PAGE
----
Troubled sub-prime lender Provident Financial (PFG) has surged by 15.8% to 913.50p as Friday’s trading statement reveals its pre-exceptional loss for the year is not higher than previously announced.

A loss of £80m to £120m for its consumer credit division is still not great news but the market reaction suggests many thought it could have been much worse.

“There is an old saying that ‘profit warnings come in threes’ so investors are reacting with understandable relief that Provident Financial’s third-quarter trading statement has halted its run of disappointing updates at two (at least for the moment),” says Russ Mould, AJ Bell Investment director.

The company also states that its other businesses are in good health. Vanquish Bank has ‘delivered good growth’ in the third quarter, short term loan business Satsuma ‘has continued to make further progress’ and car finance division Moneybarn ‘has continued to enjoy a good flow of new business’.

Even the company’s beleaguered home credit business is given a boost by the return of Chris Gillespie as managing director after a four year hiatus.

However, the company is sticking to its revamp of the home credit model that caused all the problems in the first place. As the company explains, the new model announced in February involved employing 2,500 full time customer experience managers to replace the 4,500 self-employed agents.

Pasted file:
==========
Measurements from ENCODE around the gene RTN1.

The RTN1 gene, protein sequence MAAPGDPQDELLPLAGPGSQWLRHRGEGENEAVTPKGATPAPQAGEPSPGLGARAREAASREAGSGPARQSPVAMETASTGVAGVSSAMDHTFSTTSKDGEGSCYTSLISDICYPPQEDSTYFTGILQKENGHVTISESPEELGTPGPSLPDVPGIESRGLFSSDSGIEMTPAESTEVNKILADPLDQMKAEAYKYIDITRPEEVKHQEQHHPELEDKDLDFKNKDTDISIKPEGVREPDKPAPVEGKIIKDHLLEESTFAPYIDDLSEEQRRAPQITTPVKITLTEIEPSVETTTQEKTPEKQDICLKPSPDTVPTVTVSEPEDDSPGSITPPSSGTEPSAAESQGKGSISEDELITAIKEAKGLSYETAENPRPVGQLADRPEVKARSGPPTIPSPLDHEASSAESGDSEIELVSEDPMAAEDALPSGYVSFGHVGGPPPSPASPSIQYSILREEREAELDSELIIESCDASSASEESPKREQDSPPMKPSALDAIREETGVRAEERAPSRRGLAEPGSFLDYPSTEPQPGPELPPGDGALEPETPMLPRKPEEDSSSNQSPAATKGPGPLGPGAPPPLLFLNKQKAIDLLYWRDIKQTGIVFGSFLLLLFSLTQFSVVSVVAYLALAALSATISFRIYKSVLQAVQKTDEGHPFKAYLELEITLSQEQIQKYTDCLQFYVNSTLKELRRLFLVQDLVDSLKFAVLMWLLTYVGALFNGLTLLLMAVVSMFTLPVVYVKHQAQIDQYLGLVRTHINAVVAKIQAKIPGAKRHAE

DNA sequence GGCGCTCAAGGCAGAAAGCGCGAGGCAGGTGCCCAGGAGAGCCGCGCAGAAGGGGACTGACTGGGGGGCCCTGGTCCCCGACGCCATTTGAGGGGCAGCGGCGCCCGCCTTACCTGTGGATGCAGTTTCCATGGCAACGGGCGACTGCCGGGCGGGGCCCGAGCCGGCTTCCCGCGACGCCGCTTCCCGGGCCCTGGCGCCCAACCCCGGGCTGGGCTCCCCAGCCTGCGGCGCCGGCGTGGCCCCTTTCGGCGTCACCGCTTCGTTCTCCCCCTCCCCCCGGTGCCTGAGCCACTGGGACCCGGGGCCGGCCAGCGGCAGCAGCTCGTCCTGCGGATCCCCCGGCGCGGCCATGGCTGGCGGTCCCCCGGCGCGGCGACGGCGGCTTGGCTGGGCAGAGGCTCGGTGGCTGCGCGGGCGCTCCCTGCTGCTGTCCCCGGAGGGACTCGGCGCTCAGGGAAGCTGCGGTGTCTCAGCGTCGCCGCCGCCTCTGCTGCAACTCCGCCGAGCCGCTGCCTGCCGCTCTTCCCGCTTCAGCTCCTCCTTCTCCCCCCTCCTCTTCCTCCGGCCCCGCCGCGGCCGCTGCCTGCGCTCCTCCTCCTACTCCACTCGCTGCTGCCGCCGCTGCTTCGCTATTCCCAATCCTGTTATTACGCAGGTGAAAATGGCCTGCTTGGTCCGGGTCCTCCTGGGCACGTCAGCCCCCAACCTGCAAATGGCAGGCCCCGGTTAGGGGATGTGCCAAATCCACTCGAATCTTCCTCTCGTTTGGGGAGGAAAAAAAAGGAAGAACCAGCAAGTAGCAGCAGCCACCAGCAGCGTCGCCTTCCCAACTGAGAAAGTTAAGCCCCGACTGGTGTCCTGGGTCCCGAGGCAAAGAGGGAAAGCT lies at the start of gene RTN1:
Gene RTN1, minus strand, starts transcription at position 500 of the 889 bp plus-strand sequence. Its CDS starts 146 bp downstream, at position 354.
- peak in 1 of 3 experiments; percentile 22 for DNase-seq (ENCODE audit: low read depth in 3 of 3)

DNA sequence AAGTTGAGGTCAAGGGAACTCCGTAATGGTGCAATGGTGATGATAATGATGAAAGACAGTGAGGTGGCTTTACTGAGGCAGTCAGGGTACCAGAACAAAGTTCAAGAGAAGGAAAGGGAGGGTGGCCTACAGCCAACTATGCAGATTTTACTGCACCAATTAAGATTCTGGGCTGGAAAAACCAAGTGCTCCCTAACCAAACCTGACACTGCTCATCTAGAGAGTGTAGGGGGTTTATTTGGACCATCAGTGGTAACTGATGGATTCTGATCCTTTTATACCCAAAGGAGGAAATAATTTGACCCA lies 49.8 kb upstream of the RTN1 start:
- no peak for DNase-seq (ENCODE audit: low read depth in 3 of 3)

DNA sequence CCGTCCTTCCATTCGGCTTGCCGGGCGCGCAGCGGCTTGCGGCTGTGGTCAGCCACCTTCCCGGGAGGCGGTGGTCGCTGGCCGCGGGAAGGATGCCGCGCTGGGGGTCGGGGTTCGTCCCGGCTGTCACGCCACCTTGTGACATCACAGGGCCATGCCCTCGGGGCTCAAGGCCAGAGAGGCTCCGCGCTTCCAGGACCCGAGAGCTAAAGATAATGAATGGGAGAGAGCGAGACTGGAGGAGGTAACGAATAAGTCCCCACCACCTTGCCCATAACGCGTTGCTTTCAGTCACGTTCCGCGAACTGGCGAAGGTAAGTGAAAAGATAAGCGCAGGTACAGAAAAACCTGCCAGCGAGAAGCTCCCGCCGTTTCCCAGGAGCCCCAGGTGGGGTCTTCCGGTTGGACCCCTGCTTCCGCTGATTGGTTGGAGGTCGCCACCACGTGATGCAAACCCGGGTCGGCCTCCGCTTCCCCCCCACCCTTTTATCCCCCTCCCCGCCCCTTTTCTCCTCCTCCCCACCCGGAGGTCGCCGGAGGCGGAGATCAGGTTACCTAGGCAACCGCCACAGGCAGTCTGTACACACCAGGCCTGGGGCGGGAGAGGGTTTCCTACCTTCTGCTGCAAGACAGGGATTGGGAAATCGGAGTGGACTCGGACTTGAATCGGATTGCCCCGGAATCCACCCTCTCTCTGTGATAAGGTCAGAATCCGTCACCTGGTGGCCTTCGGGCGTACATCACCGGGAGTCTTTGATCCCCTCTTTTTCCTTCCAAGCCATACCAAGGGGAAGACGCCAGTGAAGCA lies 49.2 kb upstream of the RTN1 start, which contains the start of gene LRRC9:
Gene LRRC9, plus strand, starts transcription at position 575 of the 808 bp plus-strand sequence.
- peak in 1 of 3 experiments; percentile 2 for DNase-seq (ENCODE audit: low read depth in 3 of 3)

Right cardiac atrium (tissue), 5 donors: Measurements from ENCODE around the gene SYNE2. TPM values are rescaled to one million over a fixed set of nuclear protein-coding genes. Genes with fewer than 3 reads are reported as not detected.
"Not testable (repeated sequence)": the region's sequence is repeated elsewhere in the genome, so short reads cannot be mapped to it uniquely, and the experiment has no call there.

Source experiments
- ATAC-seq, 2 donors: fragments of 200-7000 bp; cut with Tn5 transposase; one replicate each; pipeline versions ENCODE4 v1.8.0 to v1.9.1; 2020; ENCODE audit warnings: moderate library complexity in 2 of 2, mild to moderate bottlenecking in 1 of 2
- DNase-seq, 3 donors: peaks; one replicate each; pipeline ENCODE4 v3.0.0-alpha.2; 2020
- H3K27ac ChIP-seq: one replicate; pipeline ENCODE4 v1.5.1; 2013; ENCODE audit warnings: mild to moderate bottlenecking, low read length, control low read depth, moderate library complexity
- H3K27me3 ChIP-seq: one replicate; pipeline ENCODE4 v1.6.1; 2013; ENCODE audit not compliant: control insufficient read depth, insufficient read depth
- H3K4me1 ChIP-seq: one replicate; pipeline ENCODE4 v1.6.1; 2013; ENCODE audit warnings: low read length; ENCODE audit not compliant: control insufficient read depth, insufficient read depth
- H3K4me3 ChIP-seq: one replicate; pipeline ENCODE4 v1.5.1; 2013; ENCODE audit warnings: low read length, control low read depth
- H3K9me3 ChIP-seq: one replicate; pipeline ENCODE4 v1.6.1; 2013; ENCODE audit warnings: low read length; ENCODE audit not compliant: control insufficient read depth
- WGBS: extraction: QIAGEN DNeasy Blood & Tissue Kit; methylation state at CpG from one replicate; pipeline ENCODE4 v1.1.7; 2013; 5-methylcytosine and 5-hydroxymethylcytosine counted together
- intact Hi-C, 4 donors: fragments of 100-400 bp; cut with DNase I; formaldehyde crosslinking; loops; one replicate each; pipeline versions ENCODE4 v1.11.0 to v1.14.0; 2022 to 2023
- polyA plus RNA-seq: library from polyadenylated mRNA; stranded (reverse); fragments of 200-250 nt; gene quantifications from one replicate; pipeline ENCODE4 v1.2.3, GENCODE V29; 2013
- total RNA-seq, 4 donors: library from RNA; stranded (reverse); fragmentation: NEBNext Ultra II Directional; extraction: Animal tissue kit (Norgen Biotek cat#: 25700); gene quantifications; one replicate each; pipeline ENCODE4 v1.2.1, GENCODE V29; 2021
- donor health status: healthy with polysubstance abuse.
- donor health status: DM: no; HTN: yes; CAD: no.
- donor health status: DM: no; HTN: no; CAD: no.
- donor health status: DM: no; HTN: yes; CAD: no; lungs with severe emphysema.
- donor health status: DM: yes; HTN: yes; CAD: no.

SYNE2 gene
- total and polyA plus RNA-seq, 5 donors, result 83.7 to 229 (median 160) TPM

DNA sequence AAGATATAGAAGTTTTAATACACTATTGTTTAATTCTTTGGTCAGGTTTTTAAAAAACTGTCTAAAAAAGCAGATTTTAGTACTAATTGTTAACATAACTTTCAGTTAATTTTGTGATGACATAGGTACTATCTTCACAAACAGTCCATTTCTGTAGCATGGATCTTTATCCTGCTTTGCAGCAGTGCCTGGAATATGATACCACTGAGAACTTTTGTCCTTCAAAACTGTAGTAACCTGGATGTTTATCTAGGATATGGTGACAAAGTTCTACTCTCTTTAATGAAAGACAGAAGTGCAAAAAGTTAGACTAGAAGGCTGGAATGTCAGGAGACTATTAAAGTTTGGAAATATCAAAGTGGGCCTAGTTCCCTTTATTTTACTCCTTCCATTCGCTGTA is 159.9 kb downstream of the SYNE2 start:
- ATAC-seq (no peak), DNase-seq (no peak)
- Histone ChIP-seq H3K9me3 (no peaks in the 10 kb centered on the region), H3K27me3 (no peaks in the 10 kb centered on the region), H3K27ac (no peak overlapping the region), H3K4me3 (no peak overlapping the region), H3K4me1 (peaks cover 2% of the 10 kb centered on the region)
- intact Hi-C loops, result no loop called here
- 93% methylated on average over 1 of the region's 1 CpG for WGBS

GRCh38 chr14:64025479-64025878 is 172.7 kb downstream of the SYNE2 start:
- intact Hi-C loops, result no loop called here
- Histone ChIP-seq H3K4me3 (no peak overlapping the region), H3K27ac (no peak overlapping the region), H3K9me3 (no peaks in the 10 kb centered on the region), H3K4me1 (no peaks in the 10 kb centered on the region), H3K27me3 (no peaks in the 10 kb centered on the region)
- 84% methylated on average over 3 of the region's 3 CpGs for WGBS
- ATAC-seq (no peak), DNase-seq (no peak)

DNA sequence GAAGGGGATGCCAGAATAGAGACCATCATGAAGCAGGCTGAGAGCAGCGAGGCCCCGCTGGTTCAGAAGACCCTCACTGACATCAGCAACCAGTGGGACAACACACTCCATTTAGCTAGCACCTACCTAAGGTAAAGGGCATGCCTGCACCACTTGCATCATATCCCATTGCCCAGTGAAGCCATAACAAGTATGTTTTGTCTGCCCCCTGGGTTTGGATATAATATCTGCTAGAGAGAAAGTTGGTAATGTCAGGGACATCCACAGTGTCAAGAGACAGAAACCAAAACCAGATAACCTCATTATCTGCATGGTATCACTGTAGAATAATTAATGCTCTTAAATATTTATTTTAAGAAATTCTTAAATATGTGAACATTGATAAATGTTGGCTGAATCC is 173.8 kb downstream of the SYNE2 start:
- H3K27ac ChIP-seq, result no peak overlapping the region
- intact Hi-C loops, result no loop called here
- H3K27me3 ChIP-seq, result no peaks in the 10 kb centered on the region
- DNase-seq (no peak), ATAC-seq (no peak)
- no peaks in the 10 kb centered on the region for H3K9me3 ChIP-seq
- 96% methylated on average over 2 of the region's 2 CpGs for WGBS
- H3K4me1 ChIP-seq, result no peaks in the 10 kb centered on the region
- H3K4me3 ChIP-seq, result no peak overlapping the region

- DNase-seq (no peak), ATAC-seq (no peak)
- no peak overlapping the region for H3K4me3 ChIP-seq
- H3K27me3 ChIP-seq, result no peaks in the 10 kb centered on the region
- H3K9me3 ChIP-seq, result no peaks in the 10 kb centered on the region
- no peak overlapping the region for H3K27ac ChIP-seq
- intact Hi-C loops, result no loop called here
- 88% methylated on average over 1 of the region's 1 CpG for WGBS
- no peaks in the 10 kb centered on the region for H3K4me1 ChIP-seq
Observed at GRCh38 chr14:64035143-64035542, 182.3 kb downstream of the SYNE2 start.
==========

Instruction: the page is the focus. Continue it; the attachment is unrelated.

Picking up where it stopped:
Provident says there was ‘unforeseen disruption’ with the new model. It doesn’t say explicitly that this included many of its employees leaving to join rivals like Morses Club (MCL:AIM) and Non-Standard Finance (NSF). The company’s recovery plan ‘retains the employed operating model in the UK’ and aims to ‘re-establish relationships with customers’.

While  Vanquish may be growing, the company did not mention the FCA’s investigation into its repayment option plan (ROP). This could have echoes of the payment protection insurance debacle which continues to cause high street lenders major headaches.


Shore Capital gives Provident a ‘buy’ rating despite saying that it will not know whether the home credit business has been turned around until the New Year. It also says that the company’s ROP product could lead to customer redress payments in excess of £240m.

But Shore has not heavily adjusted its forecasts following today’s statement and, believing the company will not have to return to the market for funds, reiterates its positive stance.

JP Morgan Cavenove retains its ‘neutral’ recommendation with a price target of £12.

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Issue Date: 13 Oct 2017